Barbieri filed the instant suit seeking additional damages from K-Sea on October 24, 2005. In response, K-Sea served Barbieri's counsel with a demand for arbitration pursuant to the rules of the American Arbitration Association ("AAA") on November 14, 2005. In a letter attached to the demand for arbitration, K-Sea stated that Barbieri was responsible for paying the remainder of the AAA filing fee. Canevari Aff., Ex. B. Neither the demand nor the letter specified what this fee would be.*fn5 Thereafter, in its November 28, 2005 answer to Barbieri's original complaint, K-Sea also asserted, as its First Affirmative Defense, that this litigation should be stayed or barred pending arbitration in New York pursuant to the Federal Arbitration Act, 9 U.S.C. § 1 et seq. That same day, plaintiff's counsel sent a letter to the AAA stating that Barbieri objected to arbitration on the ground that the Claims Arbitration Agreement was "little more than a device to deprive a Jones Act seaman of his rights and remedies under the United States Constitution, federal and . . . general maritime law." Hofmann Letter to Kate R. Fantoli of the AAA, dated Nov. 28, 2005.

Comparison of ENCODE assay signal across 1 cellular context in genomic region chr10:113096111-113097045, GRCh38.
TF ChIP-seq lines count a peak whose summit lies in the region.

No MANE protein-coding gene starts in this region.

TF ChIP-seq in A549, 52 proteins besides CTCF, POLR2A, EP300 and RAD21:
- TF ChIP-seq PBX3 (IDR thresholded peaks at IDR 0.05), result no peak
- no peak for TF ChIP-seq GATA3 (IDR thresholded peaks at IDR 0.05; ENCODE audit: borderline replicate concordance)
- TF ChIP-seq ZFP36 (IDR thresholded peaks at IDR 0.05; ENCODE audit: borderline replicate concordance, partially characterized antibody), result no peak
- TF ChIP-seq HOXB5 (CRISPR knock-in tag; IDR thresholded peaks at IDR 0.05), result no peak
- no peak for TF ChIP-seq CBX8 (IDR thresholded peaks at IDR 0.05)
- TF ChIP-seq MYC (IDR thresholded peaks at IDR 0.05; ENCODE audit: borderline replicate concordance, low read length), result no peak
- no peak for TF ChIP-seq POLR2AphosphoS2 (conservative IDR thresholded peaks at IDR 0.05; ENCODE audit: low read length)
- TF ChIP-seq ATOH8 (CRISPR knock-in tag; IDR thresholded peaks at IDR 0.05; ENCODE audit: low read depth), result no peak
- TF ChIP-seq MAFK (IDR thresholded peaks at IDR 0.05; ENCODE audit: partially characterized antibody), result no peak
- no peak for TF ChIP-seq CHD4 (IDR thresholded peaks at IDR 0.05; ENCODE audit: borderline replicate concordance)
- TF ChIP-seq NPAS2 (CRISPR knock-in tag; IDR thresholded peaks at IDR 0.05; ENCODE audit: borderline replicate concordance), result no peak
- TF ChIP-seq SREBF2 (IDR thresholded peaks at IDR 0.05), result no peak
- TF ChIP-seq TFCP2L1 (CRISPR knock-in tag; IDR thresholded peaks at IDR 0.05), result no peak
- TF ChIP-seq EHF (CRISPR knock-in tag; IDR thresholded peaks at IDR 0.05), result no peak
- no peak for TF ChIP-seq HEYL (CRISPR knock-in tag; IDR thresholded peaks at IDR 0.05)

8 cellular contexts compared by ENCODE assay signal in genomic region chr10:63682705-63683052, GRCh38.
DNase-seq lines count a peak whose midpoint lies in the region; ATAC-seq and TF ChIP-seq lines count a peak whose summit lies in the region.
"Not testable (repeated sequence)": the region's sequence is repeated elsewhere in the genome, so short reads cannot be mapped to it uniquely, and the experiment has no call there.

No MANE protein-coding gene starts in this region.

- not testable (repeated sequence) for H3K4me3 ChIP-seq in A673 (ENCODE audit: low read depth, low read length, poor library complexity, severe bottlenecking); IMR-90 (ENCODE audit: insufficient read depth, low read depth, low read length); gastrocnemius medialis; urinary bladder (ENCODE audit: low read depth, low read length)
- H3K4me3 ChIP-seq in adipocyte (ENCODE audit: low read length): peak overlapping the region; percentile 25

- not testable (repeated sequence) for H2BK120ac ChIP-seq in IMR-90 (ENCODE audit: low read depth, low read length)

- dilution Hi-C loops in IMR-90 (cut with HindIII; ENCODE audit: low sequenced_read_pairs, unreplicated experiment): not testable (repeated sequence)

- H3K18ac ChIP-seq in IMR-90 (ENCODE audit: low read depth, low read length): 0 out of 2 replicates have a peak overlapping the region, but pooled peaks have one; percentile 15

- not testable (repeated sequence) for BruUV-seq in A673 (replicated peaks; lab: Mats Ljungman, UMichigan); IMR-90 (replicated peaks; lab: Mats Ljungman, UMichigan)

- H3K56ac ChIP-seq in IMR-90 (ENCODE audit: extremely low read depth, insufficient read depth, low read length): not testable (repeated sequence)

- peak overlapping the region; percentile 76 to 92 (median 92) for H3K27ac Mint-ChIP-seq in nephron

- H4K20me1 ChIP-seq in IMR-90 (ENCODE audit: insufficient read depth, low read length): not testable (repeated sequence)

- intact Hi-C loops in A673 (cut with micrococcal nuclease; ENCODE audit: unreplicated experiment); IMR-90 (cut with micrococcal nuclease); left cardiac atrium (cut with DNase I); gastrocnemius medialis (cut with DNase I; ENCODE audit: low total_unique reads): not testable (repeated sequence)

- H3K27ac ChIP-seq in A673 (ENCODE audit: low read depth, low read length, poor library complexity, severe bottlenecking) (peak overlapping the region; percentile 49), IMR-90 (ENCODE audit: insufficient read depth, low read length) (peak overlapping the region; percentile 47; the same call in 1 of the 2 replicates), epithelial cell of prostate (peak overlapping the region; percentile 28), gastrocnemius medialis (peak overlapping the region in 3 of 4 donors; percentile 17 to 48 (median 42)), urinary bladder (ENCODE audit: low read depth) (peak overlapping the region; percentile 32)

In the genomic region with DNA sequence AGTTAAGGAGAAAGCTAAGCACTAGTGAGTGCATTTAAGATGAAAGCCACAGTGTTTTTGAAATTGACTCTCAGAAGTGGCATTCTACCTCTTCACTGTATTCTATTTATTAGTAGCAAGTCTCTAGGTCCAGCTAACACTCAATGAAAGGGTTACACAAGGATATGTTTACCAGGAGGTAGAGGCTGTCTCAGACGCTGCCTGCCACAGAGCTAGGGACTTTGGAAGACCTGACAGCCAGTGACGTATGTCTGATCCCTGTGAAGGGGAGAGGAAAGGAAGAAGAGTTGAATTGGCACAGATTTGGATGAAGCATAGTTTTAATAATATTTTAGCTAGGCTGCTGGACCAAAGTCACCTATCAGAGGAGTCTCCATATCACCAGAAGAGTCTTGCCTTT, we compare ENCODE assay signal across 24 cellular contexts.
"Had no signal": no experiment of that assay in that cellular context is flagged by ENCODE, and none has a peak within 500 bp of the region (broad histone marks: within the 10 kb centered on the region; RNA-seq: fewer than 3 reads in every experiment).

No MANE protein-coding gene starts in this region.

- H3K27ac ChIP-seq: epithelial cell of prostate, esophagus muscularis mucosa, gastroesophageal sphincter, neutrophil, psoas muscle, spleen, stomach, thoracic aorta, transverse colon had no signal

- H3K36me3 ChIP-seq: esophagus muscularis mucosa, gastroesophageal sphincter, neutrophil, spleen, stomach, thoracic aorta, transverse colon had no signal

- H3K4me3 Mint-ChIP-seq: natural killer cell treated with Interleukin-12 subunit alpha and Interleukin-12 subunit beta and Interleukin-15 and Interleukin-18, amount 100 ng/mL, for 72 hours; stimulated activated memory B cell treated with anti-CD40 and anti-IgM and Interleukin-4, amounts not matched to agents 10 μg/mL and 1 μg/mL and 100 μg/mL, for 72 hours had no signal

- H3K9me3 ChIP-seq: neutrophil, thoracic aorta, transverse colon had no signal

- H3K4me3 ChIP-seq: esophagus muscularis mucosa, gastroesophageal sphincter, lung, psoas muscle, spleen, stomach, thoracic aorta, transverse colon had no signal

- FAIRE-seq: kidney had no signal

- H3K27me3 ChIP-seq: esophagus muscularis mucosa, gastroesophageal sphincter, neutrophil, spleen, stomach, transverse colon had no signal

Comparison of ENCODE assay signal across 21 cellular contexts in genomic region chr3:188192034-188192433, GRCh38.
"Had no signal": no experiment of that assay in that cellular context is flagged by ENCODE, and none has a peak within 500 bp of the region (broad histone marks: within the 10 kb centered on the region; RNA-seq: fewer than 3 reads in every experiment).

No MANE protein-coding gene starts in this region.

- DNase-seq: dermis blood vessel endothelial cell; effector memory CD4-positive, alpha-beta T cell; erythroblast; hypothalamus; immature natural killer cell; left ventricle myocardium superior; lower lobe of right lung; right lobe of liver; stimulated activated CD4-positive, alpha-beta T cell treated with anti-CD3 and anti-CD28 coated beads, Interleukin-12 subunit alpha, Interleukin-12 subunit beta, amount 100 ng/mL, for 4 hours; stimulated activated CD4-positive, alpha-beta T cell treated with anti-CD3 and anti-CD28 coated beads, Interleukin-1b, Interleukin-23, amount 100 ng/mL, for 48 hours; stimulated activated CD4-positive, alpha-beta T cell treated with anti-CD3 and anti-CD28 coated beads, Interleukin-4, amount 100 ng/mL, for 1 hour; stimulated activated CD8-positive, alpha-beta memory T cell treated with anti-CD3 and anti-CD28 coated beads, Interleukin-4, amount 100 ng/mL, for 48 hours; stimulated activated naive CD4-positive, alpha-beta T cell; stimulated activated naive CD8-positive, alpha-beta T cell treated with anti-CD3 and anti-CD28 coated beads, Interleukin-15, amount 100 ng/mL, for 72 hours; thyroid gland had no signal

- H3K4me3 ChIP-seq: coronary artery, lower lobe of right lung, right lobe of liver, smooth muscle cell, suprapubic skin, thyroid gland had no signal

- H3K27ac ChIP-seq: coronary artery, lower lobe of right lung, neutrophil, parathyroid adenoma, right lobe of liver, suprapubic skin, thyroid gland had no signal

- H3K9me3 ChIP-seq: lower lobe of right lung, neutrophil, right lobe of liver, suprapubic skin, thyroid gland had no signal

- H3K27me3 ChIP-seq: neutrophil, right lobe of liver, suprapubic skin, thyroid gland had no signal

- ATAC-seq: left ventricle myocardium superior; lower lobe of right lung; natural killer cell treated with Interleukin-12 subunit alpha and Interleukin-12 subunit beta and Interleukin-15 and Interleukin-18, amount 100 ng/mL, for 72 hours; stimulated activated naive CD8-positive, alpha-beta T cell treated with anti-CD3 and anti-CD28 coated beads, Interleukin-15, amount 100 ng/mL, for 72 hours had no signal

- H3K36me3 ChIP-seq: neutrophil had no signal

On December 28, 2005, K-Sea filed the instant motion to compel arbitration and to grant parallel relief staying this litigation pending the outcome of the arbitration. Barbieri responded with a cross-motion to strike K-Sea's First Affirmative Defense, arguing, in essence, that not only is the Claims Arbitration Agreement invalid because it attempts to take away his rights under federal law, but also because he signed it under duress in that he had "no other alternative to provide for [his] family."*fn6 Barbieri Stmt. ¶ 12. Finally, Barbieri avers that even if he wanted to pursue arbitration at this stage, he ...